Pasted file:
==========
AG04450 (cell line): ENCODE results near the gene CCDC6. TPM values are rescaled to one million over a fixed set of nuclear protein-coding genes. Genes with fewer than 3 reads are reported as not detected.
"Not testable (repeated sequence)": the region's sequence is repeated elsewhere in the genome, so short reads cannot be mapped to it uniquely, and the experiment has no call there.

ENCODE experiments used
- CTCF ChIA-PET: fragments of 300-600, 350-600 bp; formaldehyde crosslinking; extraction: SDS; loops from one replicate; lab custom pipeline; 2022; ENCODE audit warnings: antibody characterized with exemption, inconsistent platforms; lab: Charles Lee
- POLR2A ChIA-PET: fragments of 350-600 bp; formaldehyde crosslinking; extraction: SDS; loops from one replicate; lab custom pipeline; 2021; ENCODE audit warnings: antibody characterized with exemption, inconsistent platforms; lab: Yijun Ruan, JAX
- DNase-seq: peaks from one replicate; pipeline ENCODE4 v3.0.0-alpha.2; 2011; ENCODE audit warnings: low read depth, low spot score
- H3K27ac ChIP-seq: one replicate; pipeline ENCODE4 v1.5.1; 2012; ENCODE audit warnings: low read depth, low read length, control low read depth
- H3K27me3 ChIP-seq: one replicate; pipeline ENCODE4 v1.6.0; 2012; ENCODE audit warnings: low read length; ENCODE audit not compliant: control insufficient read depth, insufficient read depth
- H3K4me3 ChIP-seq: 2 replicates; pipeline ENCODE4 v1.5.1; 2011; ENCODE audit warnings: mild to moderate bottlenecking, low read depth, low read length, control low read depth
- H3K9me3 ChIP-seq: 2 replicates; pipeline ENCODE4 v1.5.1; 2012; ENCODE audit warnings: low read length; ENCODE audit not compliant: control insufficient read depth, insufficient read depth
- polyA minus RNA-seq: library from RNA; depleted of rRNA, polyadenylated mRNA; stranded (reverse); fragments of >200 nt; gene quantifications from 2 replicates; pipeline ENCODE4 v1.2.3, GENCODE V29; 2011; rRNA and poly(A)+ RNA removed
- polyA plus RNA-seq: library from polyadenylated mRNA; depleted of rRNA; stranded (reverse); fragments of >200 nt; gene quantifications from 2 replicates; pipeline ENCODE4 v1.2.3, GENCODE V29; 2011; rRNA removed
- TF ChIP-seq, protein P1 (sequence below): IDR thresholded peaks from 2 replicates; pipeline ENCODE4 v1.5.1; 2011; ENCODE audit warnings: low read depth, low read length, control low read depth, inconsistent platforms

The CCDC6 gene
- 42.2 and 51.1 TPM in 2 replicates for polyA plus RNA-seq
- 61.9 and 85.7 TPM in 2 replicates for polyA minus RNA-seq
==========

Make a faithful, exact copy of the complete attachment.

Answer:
AG04450 (cell line): ENCODE results near the gene CCDC6. TPM values are rescaled to one million over a fixed set of nuclear protein-coding genes. Genes with fewer than 3 reads are reported as not detected.
"Not testable (repeated sequence)": the region's sequence is repeated elsewhere in the genome, so short reads cannot be mapped to it uniquely, and the experiment has no call there.

ENCODE experiments used
- CTCF ChIA-PET: fragments of 300-600, 350-600 bp; formaldehyde crosslinking; extraction: SDS; loops from one replicate; lab custom pipeline; 2022; ENCODE audit warnings: antibody characterized with exemption, inconsistent platforms; lab: Charles Lee
- POLR2A ChIA-PET: fragments of 350-600 bp; formaldehyde crosslinking; extraction: SDS; loops from one replicate; lab custom pipeline; 2021; ENCODE audit warnings: antibody characterized with exemption, inconsistent platforms; lab: Yijun Ruan, JAX
- DNase-seq: peaks from one replicate; pipeline ENCODE4 v3.0.0-alpha.2; 2011; ENCODE audit warnings: low read depth, low spot score
- H3K27ac ChIP-seq: one replicate; pipeline ENCODE4 v1.5.1; 2012; ENCODE audit warnings: low read depth, low read length, control low read depth
- H3K27me3 ChIP-seq: one replicate; pipeline ENCODE4 v1.6.0; 2012; ENCODE audit warnings: low read length; ENCODE audit not compliant: control insufficient read depth, insufficient read depth
- H3K4me3 ChIP-seq: 2 replicates; pipeline ENCODE4 v1.5.1; 2011; ENCODE audit warnings: mild to moderate bottlenecking, low read depth, low read length, control low read depth
- H3K9me3 ChIP-seq: 2 replicates; pipeline ENCODE4 v1.5.1; 2012; ENCODE audit warnings: low read length; ENCODE audit not compliant: control insufficient read depth, insufficient read depth
- polyA minus RNA-seq: library from RNA; depleted of rRNA, polyadenylated mRNA; stranded (reverse); fragments of >200 nt; gene quantifications from 2 replicates; pipeline ENCODE4 v1.2.3, GENCODE V29; 2011; rRNA and poly(A)+ RNA removed
- polyA plus RNA-seq: library from polyadenylated mRNA; depleted of rRNA; stranded (reverse); fragments of >200 nt; gene quantifications from 2 replicates; pipeline ENCODE4 v1.2.3, GENCODE V29; 2011; rRNA removed
- TF ChIP-seq, protein P1 (sequence below): IDR thresholded peaks from 2 replicates; pipeline ENCODE4 v1.5.1; 2011; ENCODE audit warnings: low read depth, low read length, control low read depth, inconsistent platforms

The CCDC6 gene
- 42.2 and 51.1 TPM in 2 replicates for polyA plus RNA-seq
- 61.9 and 85.7 TPM in 2 replicates for polyA minus RNA-seq